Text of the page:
Another big reason I love this game more than the others is the characters and lore they chose to pull from and how they used it. Many minor villains and characters get their time in the limelight allowing fans of the caped crusader and his rogues gallery to really appreciate the little side missions and cameos they appear in. Low grade villains like Man Bat and Firefly get full side quests, fleshing out their backstory and giving them a chance they don’t usually get in Batman media. Returning characters like Azrael and Nightwing while playing minor roles in Arkham City are now both fully playable and even have their own DLC content. This alone to me is a selling point for fans of Batman or even DC for that matter. All the cameos and references show that Rocksteady really cared about the IP and really knew about the source material and how to best adapt it. This care and attention to detail is visible just through playing the game and shows how passionate the team was about these games.
I slightly touched on the DLC, but it is such a huge bonus to such a great base game. Without the DLC Knight in my eyes is still one of the best games ever, but with it it’s surely undeniable. The first two games had light bits of DLC, a few mission packs and fight scenarios but this game takes that and blows it out the water. Knight has six main DLC packs all including a small story and most having a unique playable character. The Red Hood, Barbara Gordon’s Batgirl, Nightwing, Azrael and more are all playable in their own story or during combat scenarios. The addition of great DLC helps ascend the game to higher levels of greatness.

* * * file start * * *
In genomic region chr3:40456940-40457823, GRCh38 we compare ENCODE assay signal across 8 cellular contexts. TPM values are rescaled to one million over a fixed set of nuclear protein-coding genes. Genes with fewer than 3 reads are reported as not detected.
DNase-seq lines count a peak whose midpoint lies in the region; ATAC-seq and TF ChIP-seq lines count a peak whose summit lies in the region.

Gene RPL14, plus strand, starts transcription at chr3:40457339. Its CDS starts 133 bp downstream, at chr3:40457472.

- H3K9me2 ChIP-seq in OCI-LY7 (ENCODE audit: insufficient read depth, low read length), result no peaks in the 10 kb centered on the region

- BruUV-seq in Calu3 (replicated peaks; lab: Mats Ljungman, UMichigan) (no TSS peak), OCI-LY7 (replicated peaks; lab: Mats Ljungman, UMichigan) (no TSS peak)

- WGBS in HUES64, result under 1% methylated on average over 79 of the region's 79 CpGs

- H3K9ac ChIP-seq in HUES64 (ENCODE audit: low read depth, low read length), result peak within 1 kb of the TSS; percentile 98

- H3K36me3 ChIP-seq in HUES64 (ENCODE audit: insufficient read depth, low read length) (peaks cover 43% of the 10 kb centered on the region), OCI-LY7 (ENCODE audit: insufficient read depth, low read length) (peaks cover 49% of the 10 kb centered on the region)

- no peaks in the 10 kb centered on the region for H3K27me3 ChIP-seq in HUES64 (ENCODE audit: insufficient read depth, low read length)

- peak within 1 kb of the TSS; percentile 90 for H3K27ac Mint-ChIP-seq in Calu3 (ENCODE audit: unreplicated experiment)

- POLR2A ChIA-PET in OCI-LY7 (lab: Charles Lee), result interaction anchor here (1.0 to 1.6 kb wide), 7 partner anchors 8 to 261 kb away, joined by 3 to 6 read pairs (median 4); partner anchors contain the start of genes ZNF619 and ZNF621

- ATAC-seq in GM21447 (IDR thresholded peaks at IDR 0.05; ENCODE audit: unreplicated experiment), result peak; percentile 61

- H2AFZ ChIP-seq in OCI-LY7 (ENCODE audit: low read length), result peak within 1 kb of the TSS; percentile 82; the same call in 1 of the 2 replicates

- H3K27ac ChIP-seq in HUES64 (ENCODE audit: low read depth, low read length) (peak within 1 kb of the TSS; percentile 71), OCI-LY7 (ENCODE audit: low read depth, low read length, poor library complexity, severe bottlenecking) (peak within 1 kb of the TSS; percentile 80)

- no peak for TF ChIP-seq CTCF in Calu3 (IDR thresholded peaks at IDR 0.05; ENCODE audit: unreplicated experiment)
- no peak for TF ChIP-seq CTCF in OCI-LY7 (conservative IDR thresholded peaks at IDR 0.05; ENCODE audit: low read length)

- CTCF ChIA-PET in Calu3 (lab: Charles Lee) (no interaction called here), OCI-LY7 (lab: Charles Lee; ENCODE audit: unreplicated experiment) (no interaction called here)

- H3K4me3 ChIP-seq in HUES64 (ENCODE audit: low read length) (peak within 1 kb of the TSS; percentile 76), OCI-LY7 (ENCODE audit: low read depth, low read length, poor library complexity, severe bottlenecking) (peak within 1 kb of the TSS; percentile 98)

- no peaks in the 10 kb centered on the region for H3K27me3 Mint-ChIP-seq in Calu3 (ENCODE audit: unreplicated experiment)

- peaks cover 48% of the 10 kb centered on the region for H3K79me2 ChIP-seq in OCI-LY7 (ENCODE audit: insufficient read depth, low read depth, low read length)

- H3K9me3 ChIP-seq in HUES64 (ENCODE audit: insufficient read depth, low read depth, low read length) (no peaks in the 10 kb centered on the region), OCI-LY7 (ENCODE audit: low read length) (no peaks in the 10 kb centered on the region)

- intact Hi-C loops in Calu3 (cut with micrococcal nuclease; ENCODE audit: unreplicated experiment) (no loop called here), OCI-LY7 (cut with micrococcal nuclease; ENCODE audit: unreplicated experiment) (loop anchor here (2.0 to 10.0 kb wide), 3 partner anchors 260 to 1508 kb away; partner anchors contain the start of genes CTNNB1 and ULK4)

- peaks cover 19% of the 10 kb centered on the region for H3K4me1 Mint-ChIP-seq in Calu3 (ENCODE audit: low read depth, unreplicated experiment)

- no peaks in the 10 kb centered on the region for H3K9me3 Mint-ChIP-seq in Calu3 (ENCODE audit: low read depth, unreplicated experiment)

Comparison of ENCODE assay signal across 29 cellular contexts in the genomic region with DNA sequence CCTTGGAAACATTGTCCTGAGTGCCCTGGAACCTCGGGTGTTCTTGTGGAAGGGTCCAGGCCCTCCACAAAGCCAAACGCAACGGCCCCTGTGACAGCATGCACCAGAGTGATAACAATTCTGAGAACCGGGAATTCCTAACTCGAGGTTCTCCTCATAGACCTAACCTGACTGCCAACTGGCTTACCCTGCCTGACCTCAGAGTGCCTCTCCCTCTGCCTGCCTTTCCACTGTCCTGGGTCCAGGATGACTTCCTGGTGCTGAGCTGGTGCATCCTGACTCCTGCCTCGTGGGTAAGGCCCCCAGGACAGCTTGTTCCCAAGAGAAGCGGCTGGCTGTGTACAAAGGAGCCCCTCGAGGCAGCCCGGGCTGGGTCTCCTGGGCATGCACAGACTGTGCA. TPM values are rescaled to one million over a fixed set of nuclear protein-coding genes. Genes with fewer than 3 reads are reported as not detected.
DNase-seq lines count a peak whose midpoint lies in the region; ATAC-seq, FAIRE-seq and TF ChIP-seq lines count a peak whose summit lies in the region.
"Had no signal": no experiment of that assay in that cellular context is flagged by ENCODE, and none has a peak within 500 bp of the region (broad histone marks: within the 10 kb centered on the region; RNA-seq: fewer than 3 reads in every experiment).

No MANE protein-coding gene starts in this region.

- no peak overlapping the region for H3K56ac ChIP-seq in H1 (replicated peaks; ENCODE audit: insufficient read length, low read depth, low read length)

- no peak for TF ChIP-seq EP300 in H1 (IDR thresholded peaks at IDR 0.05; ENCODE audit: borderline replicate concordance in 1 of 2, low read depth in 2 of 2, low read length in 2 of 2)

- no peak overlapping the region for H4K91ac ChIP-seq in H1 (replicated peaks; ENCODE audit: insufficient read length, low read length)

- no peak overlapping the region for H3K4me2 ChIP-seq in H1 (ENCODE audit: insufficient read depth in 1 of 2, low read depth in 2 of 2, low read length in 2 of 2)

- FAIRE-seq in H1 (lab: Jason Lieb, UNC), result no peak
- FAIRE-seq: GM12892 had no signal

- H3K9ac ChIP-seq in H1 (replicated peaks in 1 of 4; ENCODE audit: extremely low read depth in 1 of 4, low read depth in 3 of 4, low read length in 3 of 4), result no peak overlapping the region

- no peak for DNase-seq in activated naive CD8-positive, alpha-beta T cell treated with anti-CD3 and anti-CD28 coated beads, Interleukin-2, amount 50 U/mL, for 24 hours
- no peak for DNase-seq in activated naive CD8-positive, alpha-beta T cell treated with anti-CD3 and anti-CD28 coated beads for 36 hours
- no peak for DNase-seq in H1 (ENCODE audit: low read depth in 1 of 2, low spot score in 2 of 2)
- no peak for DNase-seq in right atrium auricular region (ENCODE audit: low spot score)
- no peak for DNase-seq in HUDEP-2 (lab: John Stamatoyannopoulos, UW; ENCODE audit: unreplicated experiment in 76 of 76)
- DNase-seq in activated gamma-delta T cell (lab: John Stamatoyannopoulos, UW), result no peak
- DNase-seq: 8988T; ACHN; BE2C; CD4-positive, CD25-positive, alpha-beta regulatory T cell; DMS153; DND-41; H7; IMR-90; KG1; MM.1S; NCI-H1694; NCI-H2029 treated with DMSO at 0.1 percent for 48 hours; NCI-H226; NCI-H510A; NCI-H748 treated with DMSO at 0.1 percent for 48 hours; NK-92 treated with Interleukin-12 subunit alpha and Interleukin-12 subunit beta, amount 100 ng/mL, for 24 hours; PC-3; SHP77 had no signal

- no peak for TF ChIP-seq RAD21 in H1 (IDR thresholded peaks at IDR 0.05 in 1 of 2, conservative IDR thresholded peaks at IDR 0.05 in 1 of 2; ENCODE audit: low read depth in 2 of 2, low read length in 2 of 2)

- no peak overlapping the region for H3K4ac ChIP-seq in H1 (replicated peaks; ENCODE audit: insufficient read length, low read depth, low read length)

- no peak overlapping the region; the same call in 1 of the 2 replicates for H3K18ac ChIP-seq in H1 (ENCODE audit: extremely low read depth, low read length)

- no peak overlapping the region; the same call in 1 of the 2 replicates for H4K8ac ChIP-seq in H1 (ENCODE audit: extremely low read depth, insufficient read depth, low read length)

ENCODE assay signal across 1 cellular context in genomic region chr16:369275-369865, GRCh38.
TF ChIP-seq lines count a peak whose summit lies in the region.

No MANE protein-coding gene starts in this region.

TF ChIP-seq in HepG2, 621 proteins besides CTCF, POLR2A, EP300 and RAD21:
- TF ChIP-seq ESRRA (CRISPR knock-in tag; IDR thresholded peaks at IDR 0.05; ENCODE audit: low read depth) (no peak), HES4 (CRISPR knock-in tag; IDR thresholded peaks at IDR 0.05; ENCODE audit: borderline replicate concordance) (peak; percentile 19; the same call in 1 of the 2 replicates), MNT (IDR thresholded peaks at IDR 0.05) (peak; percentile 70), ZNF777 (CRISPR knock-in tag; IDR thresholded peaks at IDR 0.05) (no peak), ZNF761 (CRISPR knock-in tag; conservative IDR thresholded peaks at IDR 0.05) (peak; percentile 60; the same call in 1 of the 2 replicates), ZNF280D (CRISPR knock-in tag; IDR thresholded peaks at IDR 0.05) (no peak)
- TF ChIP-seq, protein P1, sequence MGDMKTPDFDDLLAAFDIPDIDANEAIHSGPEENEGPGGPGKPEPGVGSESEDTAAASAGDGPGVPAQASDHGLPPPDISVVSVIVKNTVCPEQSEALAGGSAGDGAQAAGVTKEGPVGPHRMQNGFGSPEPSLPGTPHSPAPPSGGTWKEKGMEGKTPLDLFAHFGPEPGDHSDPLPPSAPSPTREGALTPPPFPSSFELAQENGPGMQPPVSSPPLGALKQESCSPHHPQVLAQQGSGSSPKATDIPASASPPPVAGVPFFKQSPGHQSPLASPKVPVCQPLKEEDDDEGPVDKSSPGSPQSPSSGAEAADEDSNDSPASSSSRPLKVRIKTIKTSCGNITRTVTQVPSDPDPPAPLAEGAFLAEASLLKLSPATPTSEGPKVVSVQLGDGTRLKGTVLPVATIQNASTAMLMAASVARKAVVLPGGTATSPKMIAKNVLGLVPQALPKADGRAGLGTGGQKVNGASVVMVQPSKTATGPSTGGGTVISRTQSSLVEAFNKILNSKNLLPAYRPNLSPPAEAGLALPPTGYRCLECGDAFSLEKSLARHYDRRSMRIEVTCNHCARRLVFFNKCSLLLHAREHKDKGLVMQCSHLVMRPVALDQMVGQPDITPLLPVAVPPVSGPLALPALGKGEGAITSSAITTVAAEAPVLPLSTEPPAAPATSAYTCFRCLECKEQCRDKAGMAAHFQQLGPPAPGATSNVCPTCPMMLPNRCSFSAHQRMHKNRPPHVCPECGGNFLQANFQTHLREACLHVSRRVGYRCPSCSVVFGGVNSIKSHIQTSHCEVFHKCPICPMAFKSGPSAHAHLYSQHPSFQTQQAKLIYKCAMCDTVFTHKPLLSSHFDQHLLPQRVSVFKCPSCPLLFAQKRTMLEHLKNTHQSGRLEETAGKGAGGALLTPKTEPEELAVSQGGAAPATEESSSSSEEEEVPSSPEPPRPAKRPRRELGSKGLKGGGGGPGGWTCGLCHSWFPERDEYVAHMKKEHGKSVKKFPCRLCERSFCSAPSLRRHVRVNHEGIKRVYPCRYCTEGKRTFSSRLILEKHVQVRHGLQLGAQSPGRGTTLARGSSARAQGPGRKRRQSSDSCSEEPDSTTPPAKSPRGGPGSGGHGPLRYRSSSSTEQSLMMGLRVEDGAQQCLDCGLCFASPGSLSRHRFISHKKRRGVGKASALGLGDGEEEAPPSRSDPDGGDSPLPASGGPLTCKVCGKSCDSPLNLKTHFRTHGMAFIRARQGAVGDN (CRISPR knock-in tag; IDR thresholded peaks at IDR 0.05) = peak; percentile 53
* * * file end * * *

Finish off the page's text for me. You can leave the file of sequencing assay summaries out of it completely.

Why it is the worst in the trilogy
While gameplay wise, it is very easy to see that the third and final game is the strongest, dramatically it was by far the weakest. While Arkham Asylum by today’s standards may feel stiff and gammy to play at times, the story truly still holds up. As not only being a great Batman video game story but being a great Batman story in general. From the start Rocksteady understood what it needed to make a great Batman story but as they got to the finale, they had done most of the best storylines they could have used. Leading them to adapt and eventually creating a whole new villain to face. While not at all being a bad story, it is by far the weakest and is such an outlier because of the great stories from the last two entries. Arkham City like Asylum had an outstanding story which was paced very well and allowed the plot and various plot points and twists to breathe and be discovered and digested by the gamer. But in Arkham Knight the main story at times feels fast tracked and forced. The missions in the main story are very repetitive compared to the first two games. Asylum is a very complete game with a 10–12-hour story, City has a 12–15-hour story while Knights Story will take 15-20+ hours to get through. Obviously, they can be speed run to finish quicker but a normal play through of Knight can be upwards of twice the time of Asylum. While sounding like a positive but with the abundance of side quests and DLC this game can truly take forever to complete.
The boss fights in the previous two entries while not amazing were great spectacles and set pieces to witness letting them get away with subpar boss fights. But in Knight they got rid of the set pieces and replaced them with boring time-consuming boss fights. Only leading to time, I wish I could have spent doing something else.
While having way more positive than negative this game holds a special place in my heart. For being the best Batman game ever made gameplay, combat, graphically wise it is truly astounding how it’s coming to be 7 years old this year. While Rocksteady learned and improved the mechanics every sequel Knight seems to have let itself down narratively. I loved every side mission and DLC story, but I really did not care for the main storyline or the games namesake. Both I found to be very uninteresting and very unoriginal, but all being said there is no game quite like this one. So, if you are an avid Batman or video game fan this is for sure a must play and in my eyes one of the best games ever made.
Mikey is a Former semi-pro academy footballer with great interest in games, film, anime and multiple sports. He also enjoys comedy in all shapes and is interested in controversial individuals and controversy in general.